Federal Reserve Governor Brainard Anticipates Supervisory Guidance as Banks Manage Climate Risks
October 12, 2021
On October 7, Federal Reserve Governor Lael Brainard gave a speech at the 2021 Federal Reserve Stress Testing Research Conference where she shared that the Fed is developing scenario analysis to “model the possible financial risks associated with climate change and assess the resilience of individual financial institutions and the financial system to these risks.” She noted the importance of modeling both the transition risks arising from changes in policies, technology, and consumer and investor behavior and the physical risks of climate-related damages.
In her remarks, Brainard outlined several key considerations related to scenario analysis:
- Learning from other countries – a group of regulators from across the world has been sharing best practices regarding climate-related risk management within the Network of Central Banks and Supervisors for Greening the Financial System (NGFS), which the Fed joined last year.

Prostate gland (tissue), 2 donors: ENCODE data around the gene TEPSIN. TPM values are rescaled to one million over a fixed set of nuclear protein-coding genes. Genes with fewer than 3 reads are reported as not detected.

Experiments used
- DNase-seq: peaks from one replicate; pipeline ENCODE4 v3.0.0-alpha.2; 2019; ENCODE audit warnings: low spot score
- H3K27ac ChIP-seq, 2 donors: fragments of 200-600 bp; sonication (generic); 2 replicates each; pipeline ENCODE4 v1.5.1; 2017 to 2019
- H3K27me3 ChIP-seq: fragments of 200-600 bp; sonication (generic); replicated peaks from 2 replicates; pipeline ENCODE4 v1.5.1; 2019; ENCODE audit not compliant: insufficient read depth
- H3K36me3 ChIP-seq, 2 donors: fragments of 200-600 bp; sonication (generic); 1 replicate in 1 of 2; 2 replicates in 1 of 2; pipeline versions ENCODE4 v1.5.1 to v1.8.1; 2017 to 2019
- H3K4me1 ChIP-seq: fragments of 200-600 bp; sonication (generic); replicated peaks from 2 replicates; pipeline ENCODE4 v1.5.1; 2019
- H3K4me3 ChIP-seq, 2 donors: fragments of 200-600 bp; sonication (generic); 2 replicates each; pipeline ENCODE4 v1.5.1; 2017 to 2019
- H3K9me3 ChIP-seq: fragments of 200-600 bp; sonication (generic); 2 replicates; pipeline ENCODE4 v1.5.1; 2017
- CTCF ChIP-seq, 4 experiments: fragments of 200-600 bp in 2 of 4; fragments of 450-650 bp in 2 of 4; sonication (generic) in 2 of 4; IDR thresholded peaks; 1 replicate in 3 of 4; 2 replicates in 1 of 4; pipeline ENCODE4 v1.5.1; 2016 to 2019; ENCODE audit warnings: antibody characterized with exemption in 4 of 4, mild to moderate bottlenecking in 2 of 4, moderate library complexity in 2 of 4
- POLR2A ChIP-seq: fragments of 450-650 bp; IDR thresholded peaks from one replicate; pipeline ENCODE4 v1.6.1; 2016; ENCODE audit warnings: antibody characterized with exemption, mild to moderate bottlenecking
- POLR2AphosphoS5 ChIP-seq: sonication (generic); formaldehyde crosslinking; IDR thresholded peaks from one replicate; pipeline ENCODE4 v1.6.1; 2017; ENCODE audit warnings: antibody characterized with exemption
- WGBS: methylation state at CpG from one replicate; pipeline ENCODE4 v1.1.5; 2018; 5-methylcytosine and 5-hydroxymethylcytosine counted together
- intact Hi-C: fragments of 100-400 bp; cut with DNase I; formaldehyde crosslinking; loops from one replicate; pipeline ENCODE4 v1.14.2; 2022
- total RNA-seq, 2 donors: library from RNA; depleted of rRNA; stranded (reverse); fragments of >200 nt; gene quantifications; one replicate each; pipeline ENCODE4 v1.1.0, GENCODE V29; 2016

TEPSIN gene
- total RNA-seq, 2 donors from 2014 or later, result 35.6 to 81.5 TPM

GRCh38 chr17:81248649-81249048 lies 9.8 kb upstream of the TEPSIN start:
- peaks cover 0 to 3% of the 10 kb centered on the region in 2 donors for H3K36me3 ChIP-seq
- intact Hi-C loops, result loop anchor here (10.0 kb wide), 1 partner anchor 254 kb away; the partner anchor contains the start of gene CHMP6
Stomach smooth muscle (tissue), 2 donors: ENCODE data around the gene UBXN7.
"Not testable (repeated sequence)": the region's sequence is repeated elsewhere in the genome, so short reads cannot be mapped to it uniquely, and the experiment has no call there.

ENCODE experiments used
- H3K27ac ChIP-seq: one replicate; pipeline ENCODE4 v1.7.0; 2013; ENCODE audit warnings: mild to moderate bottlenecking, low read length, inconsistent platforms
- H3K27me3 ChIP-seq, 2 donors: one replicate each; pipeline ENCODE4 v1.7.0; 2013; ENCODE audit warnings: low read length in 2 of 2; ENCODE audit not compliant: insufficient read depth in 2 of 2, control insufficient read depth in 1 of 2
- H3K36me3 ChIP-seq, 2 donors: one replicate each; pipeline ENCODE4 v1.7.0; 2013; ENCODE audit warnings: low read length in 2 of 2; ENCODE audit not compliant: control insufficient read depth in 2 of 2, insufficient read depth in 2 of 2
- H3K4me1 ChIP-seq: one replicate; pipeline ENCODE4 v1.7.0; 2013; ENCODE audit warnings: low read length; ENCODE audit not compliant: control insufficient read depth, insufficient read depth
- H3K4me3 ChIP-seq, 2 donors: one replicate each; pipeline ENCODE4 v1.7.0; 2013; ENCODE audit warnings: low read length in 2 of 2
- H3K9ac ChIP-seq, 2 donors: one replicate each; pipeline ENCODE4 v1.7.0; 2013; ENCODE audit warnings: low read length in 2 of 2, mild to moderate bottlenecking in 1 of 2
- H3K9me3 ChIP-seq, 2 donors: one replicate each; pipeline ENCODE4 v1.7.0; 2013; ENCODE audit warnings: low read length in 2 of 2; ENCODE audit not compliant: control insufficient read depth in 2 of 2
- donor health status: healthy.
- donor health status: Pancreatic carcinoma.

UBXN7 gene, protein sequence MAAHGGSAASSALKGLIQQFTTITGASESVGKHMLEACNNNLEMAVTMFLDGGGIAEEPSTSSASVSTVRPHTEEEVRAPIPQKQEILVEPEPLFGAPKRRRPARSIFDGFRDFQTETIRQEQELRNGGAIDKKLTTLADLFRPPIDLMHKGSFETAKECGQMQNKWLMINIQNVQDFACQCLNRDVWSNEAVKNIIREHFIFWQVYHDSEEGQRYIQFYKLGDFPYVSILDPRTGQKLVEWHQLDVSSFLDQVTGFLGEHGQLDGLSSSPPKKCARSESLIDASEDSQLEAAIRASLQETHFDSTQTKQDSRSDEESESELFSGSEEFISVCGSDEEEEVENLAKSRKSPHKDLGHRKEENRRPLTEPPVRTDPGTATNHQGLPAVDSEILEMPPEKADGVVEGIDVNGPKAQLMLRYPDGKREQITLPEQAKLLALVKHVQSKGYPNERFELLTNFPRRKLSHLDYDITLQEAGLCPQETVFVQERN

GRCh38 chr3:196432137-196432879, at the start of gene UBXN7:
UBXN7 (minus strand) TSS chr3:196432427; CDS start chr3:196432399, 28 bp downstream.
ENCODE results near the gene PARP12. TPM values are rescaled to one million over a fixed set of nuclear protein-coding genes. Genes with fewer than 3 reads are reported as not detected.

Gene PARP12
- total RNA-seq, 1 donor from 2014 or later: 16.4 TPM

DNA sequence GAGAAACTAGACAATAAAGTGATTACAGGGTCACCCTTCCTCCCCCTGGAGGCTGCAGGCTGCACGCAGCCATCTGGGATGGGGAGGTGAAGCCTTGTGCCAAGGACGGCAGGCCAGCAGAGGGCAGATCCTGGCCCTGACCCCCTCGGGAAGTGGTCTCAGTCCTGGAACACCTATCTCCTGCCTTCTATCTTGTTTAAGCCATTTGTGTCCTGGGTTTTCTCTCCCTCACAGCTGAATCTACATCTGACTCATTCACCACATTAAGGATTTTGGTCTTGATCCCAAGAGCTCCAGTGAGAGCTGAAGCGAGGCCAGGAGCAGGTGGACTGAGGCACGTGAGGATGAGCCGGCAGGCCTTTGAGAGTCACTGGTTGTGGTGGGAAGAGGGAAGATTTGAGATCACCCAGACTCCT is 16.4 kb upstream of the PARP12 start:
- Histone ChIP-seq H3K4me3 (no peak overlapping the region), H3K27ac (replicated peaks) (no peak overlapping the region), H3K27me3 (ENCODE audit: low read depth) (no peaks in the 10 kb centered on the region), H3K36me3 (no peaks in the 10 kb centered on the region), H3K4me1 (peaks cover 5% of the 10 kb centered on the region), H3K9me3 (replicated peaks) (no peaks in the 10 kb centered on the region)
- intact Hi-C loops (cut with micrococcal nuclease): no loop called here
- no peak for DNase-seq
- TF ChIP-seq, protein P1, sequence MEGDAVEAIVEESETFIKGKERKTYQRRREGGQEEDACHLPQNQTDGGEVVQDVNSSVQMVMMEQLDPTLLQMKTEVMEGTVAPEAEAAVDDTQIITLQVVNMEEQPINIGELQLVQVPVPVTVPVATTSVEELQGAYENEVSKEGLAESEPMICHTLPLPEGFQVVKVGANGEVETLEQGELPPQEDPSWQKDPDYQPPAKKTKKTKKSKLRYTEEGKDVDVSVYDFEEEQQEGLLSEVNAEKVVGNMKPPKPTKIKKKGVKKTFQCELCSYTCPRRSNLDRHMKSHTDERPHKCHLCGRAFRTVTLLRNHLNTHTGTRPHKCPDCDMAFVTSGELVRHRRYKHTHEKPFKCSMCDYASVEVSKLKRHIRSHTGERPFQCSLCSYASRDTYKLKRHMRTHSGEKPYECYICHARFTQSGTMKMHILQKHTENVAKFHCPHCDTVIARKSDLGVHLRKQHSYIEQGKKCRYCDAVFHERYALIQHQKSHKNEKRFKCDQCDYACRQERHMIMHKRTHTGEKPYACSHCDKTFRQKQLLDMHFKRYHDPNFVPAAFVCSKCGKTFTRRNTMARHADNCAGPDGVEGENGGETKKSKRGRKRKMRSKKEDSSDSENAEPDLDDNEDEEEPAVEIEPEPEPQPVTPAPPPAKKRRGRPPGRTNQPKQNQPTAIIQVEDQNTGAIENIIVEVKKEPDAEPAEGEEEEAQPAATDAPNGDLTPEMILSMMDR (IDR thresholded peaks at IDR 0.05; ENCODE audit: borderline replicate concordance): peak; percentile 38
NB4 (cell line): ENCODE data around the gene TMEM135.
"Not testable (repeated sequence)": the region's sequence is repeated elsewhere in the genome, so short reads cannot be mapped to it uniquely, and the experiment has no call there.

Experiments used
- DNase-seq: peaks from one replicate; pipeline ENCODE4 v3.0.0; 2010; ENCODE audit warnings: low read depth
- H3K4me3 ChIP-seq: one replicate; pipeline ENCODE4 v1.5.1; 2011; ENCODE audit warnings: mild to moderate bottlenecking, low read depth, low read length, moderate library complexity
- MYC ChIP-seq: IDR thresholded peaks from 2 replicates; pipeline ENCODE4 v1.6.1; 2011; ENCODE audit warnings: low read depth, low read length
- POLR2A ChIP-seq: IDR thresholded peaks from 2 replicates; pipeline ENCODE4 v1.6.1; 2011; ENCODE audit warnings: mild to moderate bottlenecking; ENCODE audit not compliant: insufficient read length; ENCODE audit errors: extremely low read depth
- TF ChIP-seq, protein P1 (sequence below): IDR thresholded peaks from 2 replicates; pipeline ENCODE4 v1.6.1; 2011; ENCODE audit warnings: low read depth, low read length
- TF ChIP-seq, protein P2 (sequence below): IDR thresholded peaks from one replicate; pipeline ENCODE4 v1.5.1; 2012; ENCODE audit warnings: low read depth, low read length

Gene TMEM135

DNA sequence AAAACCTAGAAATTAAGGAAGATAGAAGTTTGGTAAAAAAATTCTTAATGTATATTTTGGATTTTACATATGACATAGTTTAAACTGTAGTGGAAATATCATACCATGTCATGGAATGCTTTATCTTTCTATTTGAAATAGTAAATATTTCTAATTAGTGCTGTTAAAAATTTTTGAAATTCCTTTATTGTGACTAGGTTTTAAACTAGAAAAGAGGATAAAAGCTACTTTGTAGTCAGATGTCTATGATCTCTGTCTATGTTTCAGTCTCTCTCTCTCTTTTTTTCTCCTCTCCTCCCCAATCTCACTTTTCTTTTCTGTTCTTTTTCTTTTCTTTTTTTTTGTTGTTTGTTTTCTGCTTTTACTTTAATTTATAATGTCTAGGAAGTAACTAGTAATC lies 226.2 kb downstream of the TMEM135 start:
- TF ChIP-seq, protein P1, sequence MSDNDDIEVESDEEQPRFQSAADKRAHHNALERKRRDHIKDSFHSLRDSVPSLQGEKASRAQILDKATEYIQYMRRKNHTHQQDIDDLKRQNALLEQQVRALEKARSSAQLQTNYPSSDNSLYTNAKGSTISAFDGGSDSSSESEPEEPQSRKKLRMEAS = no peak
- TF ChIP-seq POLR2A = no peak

- Overcoming implementation challenges such as the absence of historical precedents and the need to consider interdependencies across the financial system (e.g., resilience of insurance and other hedging strategies).
- While incorporating the effects of policy changes in the modeling of transition risks is currently possible, the “building blocks for assessing the economic consequences of physical risks in the presence of substantial uncertainty are still in development.”
- Appreciating that the consequences of climate change will vary by region and economic sector.
- Eliminating critical data gaps. Brainard noted the important role the Securities and Exchange Commission (SEC) must play in ensuring consistent, comparable, and, ultimately, mandatory data and disclosures across the financial system. (See our article for more detail on the SEC’s work in this regard.)
Brainard closed her remarks by stating that both the prudential (Federal Reserve’s Supervision Climate Committee) and macroprudential (Federal Reserve’s Financial Stability Climate Committee) work programs will benefit from the development of climate scenario analysis.